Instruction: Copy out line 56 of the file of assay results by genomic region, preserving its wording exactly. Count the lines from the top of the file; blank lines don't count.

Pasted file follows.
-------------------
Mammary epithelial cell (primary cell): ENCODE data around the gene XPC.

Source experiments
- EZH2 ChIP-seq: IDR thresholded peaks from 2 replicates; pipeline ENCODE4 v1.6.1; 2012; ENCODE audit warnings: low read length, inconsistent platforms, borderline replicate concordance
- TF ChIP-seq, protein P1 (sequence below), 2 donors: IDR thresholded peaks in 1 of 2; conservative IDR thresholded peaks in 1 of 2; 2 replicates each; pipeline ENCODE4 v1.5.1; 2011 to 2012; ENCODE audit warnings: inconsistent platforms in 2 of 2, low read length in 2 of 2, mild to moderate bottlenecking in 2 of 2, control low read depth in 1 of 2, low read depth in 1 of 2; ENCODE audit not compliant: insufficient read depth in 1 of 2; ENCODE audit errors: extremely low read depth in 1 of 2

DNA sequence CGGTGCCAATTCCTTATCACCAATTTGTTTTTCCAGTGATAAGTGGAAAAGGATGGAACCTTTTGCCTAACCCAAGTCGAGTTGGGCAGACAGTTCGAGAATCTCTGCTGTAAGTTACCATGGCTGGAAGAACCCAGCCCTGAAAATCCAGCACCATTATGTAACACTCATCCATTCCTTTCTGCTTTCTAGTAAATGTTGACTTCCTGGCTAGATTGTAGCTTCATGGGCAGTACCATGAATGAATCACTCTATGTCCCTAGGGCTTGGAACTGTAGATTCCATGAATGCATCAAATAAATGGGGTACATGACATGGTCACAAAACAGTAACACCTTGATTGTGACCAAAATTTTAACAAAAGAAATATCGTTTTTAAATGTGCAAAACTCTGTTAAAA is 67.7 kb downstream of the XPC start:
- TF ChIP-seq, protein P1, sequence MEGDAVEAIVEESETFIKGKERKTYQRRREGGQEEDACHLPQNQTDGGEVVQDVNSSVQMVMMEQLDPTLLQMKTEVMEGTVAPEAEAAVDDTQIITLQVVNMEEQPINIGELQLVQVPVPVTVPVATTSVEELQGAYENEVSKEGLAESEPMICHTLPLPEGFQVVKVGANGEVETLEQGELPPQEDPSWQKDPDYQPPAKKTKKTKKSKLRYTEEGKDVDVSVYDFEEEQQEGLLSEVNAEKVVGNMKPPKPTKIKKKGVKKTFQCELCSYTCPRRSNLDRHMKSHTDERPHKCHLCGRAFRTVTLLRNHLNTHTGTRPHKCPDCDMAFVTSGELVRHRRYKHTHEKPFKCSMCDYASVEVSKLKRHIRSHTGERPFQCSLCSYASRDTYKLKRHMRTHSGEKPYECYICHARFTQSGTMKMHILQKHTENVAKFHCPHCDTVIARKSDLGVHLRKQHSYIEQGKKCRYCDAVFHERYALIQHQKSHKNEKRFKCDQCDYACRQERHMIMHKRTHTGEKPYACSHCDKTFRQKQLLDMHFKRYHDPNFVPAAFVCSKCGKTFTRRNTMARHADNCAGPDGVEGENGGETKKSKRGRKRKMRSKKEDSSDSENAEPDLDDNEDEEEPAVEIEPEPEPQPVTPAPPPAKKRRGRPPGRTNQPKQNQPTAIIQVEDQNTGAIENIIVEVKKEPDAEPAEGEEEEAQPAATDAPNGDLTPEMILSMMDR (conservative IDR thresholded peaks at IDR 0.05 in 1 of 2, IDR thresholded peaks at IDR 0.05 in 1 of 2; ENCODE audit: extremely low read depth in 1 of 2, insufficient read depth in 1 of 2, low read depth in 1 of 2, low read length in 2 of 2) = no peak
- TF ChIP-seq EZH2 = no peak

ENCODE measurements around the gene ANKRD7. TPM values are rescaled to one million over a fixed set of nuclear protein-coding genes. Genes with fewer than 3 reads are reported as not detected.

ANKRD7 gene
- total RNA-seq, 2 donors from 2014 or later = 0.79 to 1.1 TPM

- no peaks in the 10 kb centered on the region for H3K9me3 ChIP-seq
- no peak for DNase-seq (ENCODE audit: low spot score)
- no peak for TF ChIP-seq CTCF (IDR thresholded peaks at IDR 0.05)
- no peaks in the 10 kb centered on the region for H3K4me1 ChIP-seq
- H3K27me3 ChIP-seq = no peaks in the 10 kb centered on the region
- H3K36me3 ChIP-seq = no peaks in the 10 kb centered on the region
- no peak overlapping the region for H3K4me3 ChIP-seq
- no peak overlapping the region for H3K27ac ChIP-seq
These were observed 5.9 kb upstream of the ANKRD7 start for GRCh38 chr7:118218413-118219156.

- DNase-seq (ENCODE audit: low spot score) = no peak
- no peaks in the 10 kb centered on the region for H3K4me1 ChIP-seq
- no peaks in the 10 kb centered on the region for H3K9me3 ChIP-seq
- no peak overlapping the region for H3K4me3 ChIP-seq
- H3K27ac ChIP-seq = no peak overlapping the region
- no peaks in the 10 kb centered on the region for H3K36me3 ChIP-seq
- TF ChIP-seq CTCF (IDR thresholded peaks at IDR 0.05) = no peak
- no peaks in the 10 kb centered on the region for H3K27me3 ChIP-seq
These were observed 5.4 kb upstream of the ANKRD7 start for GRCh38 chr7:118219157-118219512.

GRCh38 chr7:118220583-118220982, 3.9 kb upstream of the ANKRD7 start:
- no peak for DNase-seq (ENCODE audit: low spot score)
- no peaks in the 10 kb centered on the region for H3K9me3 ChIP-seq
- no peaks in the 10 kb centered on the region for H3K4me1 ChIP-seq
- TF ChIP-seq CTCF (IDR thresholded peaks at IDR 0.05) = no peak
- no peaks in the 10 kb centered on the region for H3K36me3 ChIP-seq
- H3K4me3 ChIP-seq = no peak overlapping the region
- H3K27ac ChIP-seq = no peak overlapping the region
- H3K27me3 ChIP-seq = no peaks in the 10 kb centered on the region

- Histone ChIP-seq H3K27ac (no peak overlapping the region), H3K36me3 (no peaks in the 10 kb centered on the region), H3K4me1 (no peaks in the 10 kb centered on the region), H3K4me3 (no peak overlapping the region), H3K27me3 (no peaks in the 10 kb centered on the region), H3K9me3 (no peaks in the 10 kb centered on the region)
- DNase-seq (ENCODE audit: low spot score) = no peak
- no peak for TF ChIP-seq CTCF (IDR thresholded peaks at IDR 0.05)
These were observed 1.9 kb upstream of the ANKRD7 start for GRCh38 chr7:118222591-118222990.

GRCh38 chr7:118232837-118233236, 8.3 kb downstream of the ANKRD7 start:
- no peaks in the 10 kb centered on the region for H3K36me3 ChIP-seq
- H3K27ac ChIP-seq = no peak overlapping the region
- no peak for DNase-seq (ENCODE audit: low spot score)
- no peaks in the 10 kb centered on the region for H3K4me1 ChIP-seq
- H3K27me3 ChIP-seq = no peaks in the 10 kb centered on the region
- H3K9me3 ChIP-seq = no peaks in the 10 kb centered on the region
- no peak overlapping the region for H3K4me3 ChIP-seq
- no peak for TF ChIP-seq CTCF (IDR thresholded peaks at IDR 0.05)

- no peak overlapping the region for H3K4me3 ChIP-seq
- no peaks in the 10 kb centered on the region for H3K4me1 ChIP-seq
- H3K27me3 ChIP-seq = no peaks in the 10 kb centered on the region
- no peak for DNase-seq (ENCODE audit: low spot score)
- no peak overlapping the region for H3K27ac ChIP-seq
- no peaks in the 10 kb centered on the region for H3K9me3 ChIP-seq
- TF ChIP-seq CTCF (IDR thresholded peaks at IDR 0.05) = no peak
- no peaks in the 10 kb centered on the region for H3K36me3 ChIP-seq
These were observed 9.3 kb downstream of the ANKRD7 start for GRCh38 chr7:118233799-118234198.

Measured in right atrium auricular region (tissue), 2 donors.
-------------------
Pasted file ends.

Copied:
- no peaks in the 10 kb centered on the region for H3K9me3 ChIP-seq